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Wooden toys - make a Flintstones' Car

Wooden toys - make a Flintstones' Car

The toys are made from kiln dried, pine, kindly donated. PVA glue holds everything together. I avoid metal hooks or eyes, which may be unscrewed or cause injury. The toys are undercoated, painted with acrylic paint and finished with a coat of Polycrylic ™which gives a gloss finish for cleaning.  I find the Resene™ test pots a worthwhile ‘investment’.

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A home-made Kontiki built from scratch

A home-made Kontiki built from scratch

Over the years I’ve tried sails, kites, giant bags, kayaks and surfboards to get hooks out where the fish are. After watching torpedos on the beach, I find it is now obvious that there really is only one way and it requires 12 volts and a motor.
Of course every challenge is only really about what you can learn in the process, so I set about building a kontiki torpedo and winch from scratch for as little as I could. I had to enlarge my capabilities especially in aluminium casting, plastics forming and in electronics.

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Calling all agricultural innovations

Calling all agricultural innovations

Entries are open for the Fieldays Innovations Awards, a unique chance for agricultural innovators to test their ideas, gather information, launch products, and make connections.
Award categories include the Prototype Grassroots, for new innovations, the Prototype Established, which recognises product development, Launch NZ, which is for innovations ready to go to market, and International for launching innovations globally

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Build a small steam engine - part two

Build a small steam engine - part two

Although daunting at first, it is fairly logical if tackled a small step at a time. The use of a lathe is desirable but with a little lateral thinking it would be possible to make it without one.
First the cylinder is made from a short length of 12 mm round brass rod. Mount this in the three-jaw chuck of your lathe and face off one end. When turning brass it is necessary to grind the tool with a negative rake (see diagram). Brass is extremely brittle and the point of a tool bit with a positive rake would bite and snap off, being thinner and weaker.

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The Shed, March/April issue no 83 on sale now

The Shed, March/April issue no 83 on sale now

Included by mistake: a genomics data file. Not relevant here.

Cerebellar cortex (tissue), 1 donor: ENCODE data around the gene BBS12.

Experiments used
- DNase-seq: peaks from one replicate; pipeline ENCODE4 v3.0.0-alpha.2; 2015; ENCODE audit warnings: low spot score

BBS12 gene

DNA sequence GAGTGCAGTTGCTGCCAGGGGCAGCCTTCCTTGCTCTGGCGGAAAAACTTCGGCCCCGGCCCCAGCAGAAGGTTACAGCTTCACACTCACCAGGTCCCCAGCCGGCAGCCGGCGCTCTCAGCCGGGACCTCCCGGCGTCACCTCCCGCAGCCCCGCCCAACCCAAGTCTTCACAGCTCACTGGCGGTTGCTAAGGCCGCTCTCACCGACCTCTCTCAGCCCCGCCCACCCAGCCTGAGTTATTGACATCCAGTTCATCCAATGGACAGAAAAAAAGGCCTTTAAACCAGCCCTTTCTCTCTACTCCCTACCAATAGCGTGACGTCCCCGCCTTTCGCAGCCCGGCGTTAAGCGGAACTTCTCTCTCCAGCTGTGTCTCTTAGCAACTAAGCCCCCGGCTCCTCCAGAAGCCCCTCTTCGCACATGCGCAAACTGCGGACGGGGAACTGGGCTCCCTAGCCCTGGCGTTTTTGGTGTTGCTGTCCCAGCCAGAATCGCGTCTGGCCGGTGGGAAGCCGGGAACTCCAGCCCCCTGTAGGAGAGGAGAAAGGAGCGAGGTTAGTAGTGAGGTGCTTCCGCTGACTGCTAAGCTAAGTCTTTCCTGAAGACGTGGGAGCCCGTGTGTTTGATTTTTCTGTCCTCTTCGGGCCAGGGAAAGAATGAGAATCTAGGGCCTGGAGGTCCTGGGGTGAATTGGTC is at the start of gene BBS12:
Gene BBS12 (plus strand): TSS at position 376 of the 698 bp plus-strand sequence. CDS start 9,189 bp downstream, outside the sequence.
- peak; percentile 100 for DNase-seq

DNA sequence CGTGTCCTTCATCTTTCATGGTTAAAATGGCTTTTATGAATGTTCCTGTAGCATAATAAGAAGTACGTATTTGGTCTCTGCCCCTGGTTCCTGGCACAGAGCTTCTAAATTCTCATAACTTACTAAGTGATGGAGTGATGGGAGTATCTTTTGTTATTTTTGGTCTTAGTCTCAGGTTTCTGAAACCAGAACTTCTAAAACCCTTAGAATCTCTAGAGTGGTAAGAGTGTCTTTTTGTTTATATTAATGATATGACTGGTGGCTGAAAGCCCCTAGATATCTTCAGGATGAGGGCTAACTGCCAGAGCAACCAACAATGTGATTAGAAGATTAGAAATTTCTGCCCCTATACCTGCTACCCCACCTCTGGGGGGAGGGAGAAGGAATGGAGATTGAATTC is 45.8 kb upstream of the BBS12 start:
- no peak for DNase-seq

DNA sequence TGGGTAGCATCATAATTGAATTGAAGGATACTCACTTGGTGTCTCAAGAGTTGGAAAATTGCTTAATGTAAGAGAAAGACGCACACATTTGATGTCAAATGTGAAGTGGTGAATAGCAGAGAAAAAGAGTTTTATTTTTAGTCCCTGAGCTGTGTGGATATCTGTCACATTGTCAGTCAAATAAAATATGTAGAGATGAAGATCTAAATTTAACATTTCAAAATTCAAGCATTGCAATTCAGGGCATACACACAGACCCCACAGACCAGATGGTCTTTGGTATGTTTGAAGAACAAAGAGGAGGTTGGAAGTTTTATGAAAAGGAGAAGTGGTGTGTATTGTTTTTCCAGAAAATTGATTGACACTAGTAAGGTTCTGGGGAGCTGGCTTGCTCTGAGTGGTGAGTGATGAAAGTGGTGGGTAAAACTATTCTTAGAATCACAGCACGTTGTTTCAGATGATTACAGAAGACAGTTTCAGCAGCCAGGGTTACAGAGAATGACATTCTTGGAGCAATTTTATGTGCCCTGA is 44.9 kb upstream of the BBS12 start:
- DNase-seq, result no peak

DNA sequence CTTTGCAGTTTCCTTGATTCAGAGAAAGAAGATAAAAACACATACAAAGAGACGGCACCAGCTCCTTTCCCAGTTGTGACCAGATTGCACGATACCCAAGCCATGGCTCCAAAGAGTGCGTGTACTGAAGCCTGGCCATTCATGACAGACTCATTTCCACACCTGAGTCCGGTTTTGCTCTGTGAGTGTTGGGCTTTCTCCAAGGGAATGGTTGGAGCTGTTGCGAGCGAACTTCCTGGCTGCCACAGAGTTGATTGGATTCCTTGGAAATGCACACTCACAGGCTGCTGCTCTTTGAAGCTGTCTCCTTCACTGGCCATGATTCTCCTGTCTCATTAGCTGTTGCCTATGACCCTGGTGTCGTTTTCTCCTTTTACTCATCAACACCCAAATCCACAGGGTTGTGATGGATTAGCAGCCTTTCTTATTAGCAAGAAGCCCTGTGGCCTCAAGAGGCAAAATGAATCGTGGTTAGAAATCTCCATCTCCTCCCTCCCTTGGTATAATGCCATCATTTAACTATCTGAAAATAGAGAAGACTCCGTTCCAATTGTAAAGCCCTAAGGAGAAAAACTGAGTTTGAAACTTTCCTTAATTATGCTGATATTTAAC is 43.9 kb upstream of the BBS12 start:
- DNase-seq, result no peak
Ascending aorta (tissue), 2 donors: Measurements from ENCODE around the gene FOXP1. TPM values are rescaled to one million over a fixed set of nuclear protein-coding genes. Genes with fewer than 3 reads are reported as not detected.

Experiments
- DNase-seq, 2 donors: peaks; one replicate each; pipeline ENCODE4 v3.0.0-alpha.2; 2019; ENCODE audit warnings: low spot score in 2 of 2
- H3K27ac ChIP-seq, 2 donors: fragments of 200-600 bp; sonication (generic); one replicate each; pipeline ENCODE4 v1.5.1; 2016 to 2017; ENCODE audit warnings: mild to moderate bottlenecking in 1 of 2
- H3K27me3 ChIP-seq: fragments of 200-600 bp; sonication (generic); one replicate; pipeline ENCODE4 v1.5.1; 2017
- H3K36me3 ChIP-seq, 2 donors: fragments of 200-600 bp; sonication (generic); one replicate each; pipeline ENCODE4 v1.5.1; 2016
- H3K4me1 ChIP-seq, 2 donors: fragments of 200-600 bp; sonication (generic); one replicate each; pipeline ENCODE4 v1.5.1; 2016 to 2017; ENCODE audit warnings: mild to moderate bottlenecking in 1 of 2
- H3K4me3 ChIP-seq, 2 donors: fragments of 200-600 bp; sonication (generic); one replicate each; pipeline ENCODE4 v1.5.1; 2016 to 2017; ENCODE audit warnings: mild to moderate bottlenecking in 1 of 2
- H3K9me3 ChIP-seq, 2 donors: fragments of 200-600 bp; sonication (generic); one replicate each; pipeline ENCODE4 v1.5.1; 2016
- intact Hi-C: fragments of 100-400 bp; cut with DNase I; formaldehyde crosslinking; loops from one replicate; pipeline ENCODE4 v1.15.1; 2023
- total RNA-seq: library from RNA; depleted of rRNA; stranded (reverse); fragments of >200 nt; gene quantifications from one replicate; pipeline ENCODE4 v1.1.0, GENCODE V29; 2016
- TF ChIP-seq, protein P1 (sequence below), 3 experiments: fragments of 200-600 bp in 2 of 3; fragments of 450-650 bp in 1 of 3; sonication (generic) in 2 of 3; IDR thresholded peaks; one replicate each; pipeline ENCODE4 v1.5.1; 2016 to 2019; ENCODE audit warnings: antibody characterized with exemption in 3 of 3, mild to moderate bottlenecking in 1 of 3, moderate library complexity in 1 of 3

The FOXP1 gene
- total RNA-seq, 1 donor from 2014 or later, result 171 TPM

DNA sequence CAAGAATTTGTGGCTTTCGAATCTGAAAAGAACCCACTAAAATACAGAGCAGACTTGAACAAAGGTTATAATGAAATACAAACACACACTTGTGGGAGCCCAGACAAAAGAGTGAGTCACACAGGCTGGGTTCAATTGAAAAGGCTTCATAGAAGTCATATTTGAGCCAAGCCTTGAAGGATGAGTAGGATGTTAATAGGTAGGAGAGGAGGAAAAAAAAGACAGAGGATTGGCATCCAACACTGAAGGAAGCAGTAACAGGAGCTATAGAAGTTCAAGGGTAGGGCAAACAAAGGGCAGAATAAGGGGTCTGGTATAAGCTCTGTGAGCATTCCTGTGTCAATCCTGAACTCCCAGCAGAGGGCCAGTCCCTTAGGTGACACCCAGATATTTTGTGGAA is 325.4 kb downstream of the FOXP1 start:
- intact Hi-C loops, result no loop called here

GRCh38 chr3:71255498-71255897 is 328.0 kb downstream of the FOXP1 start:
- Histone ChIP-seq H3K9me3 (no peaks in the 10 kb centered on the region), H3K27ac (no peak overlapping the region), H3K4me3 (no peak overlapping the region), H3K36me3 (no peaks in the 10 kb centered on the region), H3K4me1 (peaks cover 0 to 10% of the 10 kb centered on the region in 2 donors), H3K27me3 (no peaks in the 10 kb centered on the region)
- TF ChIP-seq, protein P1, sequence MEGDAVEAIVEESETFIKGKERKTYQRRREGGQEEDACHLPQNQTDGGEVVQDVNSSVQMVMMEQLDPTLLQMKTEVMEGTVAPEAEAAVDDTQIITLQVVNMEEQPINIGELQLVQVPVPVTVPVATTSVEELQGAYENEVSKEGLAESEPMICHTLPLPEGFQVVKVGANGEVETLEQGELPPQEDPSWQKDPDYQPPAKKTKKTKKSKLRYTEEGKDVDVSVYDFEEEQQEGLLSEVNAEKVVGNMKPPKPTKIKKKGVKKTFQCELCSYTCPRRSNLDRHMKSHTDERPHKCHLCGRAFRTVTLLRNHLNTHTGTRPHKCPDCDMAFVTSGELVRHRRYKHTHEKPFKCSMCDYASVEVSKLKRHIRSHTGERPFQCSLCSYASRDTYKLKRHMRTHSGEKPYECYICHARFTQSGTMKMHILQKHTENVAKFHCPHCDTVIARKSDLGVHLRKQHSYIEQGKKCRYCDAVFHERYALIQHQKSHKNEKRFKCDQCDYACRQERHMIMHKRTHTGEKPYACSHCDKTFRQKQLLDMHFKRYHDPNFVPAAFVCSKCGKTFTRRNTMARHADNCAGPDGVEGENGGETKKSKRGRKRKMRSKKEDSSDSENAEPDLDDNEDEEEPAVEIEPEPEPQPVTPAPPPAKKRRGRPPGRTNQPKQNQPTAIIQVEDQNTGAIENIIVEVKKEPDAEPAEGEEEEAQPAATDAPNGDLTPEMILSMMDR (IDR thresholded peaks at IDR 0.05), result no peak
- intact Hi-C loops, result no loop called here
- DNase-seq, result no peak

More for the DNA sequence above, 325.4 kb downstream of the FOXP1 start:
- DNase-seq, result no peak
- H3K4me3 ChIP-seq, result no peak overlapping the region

In the March/April 2019 Issue 83 of The Shed we get stuck into that huge home job that, when you do yourself, can save you thousands of dollars - house painting.
We talk to to the paint and filling product manufacturers to get all the latest technical info and arm you with advice on how best to undertake this very important part of home maintenance. With the current paints, technology and fillers you will learn techniques and methods that may amaze you.

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Building a small steam engine - part one

Building a small steam engine - part one

Originally devised as a plaything for young boys, they quickly became the sort of toy that a lad was only allowed to play with on special occasions. They returned for a brief period of popularity during the 1960s and 1970s but even then were more adornments for a bookcase rather than well-used toys. This was probably due to the exorbitant cost of the product rather than any regard for safety.

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Shed 81 subscriber prize winner

Shed 81 subscriber prize winner

One of our favourite jobs here at The Shed magazine is giving stuff away to our loyal subscribers. So here is the lucky winner of our subscription prize in Issue 81, a stunning Charmate Offset Smoker Pack worth $1300, is Dennis Hastie of Taranaki. Congratulations Dennis, time for you to go low & slow cooking.
If you want to get in on our subscriber prize draws head to https://magstore.nz/…/the-shed-magazine-subscription-options to sign up.

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Make a king-single wooden bed

Make a king-single wooden bed

I have used a lot of beech for furniture over the years but sadly the quality of what I can now obtain has deteriorated. I now need to spend considerable time selecting the timber at the supplier’s yard. The staff are always accommodating and let me pick through the racks as I gradually load my trailer. The cost of the beech plus the pine for the bottom slats was around $450.